We returned to high camp and the next day in improving weather descended back to Base Camp.

The third peak on the agenda is an unusual, challenging but not technical summit that is reached via scree, scrambling and a little snow. It is Malchin at 4037m. We took a rope to protect the team as we crossed a snow gully just below the summit. This second summit is a real treat, giving views all along the range to mountains with evocative names like Sunset Peak, Eagle Peak and Snow Church all rising above glaciers named after the first explorers Potaniin and Alexander.

It seemed that the weather was getting better and better so on the penultimate morning of our time at Base camp I suggested to the team that we might have an option to try again for Khuiten. I had achieved the plan once before in 2004 but it was tough. We would leave after dinner in the evening and make a night ascent of Khuiten from Base Camp and return for breakfast next day. It would make the best use of night time freezing conditions but would be a 12hrs+ excursion.

Richard and Catherine elected not to go so during the day I lead them to a walk up/scramble peak to the south of Base Camp called Gejadien. It is probably the best viewpoint of the whole range.



After dinner at 9pm Francis, Elizabeth, Bryan, Graham and I set off for the summit of Khuiten as a single-roped team.

Initially the glacier was in great condition and combined with our light packs we moved quickly up to the height of our previous High camp. From there we entered a glacier filled valley that leads to a col from which we aimed to climb a steep ridge that eventually led to the summit.

Graham and I alternated breaking trail as the snow got deeper and deeper. Normally the crevasses in the glacier in the valley are clearly visible but despite the full moon, there was no sign, just smooth deep snow. Gradually it became obvious that unless the wind had blown the snow from the col and ridge above and there had been some substantial freeze-thaw to consolidate the snow pack, we would again not make it up Khuiten. We were right, once on the col the conditions were much worse. It was cold and windy and there was about 1 metre deep of soft powdery snow. It was an easy decision for me to make. At 3.30am and we turned and descended. The snow presented an avalanche risk without safe anchors and of course we would have to come down the same way.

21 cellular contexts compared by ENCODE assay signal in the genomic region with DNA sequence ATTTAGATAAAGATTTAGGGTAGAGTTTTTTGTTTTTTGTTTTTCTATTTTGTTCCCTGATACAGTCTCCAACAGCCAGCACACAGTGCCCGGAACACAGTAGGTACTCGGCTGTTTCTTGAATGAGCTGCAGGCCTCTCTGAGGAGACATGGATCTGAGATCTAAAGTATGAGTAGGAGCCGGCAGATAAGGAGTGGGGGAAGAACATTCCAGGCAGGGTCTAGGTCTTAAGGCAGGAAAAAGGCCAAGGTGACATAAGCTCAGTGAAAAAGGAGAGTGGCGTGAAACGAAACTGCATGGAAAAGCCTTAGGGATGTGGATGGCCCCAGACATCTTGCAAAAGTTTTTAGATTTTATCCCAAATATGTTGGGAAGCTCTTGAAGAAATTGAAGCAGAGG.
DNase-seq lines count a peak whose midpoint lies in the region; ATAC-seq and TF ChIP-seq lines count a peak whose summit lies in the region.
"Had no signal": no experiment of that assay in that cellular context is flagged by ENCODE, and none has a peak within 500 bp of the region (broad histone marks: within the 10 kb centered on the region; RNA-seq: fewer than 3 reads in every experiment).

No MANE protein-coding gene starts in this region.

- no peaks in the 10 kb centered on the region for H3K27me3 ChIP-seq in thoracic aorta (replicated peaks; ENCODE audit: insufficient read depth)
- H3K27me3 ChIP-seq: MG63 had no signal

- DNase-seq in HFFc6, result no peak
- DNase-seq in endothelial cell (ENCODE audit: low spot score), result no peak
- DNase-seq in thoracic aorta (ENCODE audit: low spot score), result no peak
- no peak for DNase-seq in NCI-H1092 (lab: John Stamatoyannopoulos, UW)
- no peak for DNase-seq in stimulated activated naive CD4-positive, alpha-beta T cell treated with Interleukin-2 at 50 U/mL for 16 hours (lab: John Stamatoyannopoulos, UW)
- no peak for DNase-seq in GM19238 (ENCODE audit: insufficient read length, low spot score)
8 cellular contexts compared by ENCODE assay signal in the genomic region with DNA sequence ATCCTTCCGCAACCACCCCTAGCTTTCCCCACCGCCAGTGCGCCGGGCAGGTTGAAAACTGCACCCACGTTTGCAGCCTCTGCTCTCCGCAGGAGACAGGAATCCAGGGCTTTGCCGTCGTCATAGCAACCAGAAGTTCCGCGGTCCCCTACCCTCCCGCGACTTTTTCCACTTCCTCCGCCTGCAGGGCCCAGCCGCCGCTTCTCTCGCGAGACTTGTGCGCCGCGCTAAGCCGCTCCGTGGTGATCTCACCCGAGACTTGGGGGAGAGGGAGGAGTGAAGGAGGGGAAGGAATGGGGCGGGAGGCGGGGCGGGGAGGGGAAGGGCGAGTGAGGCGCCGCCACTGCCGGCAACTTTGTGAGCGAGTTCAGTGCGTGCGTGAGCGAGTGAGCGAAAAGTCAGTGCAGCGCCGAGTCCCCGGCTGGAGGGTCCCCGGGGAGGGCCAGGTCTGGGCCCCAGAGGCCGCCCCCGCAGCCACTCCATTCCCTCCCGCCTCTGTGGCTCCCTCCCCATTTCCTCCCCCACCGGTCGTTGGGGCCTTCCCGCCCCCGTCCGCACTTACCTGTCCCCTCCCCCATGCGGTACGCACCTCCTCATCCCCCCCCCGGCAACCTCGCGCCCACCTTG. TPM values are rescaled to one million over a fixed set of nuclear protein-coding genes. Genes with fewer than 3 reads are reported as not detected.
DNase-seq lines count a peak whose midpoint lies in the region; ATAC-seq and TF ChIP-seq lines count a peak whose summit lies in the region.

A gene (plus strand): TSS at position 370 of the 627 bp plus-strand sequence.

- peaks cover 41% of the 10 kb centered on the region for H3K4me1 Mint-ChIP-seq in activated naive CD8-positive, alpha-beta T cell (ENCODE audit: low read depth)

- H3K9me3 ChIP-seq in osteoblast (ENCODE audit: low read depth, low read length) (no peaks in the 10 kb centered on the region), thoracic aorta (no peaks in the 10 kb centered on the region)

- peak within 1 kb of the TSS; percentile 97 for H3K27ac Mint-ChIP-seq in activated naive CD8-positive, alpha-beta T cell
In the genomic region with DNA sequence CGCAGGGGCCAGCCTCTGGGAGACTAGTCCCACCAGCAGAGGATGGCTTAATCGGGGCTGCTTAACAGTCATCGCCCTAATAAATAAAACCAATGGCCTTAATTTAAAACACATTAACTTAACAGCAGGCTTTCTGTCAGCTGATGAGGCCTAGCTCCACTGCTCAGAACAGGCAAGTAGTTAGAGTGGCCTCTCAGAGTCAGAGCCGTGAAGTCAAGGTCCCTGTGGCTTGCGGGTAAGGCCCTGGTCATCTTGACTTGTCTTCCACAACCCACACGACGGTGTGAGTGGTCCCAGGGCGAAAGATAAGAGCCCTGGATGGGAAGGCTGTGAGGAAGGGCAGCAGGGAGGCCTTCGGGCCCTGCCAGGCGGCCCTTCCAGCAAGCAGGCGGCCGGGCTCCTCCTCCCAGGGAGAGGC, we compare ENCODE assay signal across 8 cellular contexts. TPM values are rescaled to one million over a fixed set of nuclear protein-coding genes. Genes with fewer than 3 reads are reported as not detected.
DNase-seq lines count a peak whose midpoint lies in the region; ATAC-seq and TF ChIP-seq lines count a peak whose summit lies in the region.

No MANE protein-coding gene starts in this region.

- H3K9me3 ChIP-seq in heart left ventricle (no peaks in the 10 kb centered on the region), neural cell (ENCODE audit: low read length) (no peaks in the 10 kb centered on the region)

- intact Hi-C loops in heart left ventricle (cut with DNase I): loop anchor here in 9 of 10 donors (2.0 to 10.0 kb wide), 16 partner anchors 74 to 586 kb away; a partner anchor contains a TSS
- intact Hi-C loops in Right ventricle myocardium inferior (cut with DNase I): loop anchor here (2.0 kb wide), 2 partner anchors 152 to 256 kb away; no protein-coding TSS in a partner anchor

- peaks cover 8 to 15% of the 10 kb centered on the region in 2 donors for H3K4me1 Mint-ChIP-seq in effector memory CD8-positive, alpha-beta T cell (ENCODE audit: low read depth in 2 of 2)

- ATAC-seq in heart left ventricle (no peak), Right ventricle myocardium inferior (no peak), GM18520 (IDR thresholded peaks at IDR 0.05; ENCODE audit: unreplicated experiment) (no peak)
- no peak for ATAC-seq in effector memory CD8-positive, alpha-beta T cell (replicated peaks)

At 7am we strolled into Base Camp, had some hot drinks and slept for a few hours before packing up camp and starting the 5-hour trek back to the Road Head.

As if the day wasn't long enough, once we reached it we could not miss the chance to visit one of the local families who live in a ger and graze their animals in the area during summer. The main attraction was to see and hold their hunting eagle.

None of us had trouble going to sleep that night.

Four days later I was back home in Sheffield reflecting on another fantastic KE mountain adventure.